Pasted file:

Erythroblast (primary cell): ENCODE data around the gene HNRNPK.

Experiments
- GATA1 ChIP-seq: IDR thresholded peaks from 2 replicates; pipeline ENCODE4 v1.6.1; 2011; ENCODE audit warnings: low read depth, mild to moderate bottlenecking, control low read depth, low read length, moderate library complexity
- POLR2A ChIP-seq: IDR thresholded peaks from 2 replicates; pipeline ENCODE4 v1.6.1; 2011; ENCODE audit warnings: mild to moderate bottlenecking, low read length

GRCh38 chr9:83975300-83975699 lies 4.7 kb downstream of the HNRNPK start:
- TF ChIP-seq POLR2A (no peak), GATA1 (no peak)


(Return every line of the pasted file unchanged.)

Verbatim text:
Erythroblast (primary cell): ENCODE data around the gene HNRNPK.

Experiments
- GATA1 ChIP-seq: IDR thresholded peaks from 2 replicates; pipeline ENCODE4 v1.6.1; 2011; ENCODE audit warnings: low read depth, mild to moderate bottlenecking, control low read depth, low read length, moderate library complexity
- POLR2A ChIP-seq: IDR thresholded peaks from 2 replicates; pipeline ENCODE4 v1.6.1; 2011; ENCODE audit warnings: mild to moderate bottlenecking, low read length

GRCh38 chr9:83975300-83975699 lies 4.7 kb downstream of the HNRNPK start:
- TF ChIP-seq POLR2A (no peak), GATA1 (no peak)